rearrange

verb
re·​ar·​range | \ ˌrē-ə-ˈrānj How to pronounce rearrange (audio) \
rearranged; rearranging

Definition of rearrange

transitive verb

: to arrange (something or someone) again in a different way rearranged the flowers on the table rearrange the furniture I rearranged my hair/clothes/glasses. … anagrams, which are words or phrases rearranged to form different words or phrases.— Carolyn Phelan … massaging his knees while he talks, frequently rearranging himself into a more comfortable position.— Daniel Ross Sarah is more or less grimacing now …. In a minute, she'll rearrange her face to look cheerful.— Aurelie Sheehan rearranging their lives … to go back to school, to get the education that was denied them or that they did not want when they were young.— Ruth Dorgan … thousands of people had to cancel or rearrange their travel plans.— Ken Young

Examples of rearrange in a Sentence

Recent Examples on the Web Training for a marathon can feel like it’s taking over your daily life, often requiring you to rearrange your schedule and prioritize training over other activities. Jonathan Beverly, Outside Online, 14 Mar. 2022 All of the furniture and supplies were child-sized so that the pupils could easily move about and rearrange the room. Barbara Spindel, WSJ, 16 Mar. 2022 Once under way, no one wants to stop and rearrange an poor-fitting helmet. Joe Michaud, San Diego Union-Tribune, 8 Oct. 2021 The metals caused carbon bonds in molecules to break apart and then rearrange themselves in different ways, creating new chemical bonds. Washington Post, 26 Dec. 2021 The metals caused carbon bonds in molecules to break apart and then rearrange themselves in different ways, creating new chemical bonds. Matt Schudel, BostonGlobe.com, 26 Dec. 2021 When one page was done, the printer could rearrange the letters and print something else, making books quicker and cheaper to produce, and more legible. Melissa Mohr, The Christian Science Monitor, 21 Feb. 2022 The coronavirus forced the MLB to delay, truncate and rearrange its 2020 season, likely denting fans’ enthusiasm and causing World Series ratings to dip. Joe Walsh, Forbes, 4 Nov. 2021 Kent, who estimates the group spent a minimum of $20,000 dealing with all this, scrambled to rearrange the tour schedule so everyone could be in London that morning as opposed to Ireland. Andy Greene, Rolling Stone, 5 Oct. 2021 See More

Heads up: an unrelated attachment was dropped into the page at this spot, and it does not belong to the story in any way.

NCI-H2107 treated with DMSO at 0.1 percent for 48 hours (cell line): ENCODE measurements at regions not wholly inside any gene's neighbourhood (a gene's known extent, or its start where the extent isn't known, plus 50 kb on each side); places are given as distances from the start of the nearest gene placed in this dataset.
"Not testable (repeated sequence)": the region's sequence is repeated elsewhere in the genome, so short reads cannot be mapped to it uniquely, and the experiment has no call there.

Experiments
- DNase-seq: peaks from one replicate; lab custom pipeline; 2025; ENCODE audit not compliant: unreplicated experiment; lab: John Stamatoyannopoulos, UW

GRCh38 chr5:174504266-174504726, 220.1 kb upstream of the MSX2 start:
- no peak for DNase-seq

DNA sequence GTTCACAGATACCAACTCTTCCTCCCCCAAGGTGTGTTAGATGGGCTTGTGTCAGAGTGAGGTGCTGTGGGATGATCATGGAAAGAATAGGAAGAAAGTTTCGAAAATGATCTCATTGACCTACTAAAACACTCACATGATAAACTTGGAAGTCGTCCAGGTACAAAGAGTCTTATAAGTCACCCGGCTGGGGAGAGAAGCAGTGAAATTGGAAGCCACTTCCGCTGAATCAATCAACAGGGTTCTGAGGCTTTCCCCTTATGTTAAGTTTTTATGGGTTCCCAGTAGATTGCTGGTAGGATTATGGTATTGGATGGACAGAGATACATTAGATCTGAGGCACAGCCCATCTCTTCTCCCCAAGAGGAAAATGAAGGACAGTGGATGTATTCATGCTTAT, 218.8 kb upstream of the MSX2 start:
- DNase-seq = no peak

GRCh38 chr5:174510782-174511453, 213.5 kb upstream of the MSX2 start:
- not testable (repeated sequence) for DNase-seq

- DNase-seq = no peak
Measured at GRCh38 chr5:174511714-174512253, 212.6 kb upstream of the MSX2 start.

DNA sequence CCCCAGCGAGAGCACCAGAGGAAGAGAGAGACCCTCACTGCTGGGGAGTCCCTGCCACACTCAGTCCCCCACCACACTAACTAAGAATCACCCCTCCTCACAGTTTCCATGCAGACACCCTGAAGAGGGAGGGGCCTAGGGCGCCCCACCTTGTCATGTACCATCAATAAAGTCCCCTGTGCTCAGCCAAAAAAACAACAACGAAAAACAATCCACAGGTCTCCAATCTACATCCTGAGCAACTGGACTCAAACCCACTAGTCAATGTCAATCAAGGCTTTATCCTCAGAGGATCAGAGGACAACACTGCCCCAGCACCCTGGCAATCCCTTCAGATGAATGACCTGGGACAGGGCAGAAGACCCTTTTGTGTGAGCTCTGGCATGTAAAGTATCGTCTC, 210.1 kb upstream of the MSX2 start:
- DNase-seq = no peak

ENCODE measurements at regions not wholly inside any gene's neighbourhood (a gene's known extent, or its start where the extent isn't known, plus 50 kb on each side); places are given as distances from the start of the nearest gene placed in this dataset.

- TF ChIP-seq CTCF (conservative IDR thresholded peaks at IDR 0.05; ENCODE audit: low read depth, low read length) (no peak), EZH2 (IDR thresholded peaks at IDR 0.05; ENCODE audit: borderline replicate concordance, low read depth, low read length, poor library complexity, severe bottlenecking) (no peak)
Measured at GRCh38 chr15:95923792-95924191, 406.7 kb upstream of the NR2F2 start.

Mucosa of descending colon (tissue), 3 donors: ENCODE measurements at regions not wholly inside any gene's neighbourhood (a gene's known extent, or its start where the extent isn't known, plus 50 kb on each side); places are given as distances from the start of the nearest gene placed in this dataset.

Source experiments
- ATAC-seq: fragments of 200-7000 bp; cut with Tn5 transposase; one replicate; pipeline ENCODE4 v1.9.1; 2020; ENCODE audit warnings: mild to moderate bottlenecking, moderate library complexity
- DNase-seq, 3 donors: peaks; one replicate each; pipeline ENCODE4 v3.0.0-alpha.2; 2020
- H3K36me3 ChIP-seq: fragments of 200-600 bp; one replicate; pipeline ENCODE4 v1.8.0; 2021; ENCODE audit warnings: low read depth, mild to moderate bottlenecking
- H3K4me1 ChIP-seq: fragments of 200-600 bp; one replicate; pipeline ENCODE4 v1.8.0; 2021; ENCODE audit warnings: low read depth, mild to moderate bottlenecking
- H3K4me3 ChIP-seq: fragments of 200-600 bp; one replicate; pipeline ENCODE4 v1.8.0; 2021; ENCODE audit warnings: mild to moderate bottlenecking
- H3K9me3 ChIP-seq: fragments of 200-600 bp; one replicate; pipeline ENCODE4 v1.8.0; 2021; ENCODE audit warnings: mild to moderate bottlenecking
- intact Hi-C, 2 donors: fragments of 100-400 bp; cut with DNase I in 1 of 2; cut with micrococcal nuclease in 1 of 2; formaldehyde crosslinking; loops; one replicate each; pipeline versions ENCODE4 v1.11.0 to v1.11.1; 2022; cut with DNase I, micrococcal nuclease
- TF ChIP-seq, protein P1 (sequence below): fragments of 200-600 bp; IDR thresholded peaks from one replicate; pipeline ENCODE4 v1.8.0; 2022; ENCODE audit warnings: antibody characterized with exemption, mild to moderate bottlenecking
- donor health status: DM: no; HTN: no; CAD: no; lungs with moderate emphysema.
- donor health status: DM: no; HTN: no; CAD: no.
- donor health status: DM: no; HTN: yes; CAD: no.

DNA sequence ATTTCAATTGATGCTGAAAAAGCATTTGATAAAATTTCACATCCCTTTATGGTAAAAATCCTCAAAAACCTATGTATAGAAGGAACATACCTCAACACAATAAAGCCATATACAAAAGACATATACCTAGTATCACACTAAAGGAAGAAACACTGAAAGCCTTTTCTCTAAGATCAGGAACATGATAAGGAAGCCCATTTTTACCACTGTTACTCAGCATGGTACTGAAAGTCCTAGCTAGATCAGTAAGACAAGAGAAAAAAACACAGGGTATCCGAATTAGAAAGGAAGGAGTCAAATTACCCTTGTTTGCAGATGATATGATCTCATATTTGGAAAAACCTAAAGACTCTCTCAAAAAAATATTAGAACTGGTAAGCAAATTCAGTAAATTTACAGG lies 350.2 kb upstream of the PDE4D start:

These example sentences are selected automatically from various online news sources to reflect current usage of the word 'rearrange.' Views expressed in the examples do not represent the opinion of Merriam-Webster or its editors. Send us feedback.

First Known Use of rearrange

1778, in the meaning defined above

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Time Traveler for rearrange

Time Traveler

The first known use of rearrange was in 1778

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Dictionary Entries Near rearrange

rear/raise its ugly head

rearrange

rearrangement

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Statistics for rearrange

Last Updated

25 Apr 2022

Cite this Entry

“Rearrange.” Merriam-Webster.com Dictionary, Merriam-Webster, https://www.merriam-webster.com/dictionary/rearrange. Accessed 18 May. 2022.

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More Definitions for rearrange

rearrange

verb
re·​ar·​range | \ ˌrē-ə-ˈrānj \
rearranged; rearranging

Kids Definition of rearrange

: to arrange again usually in a different way

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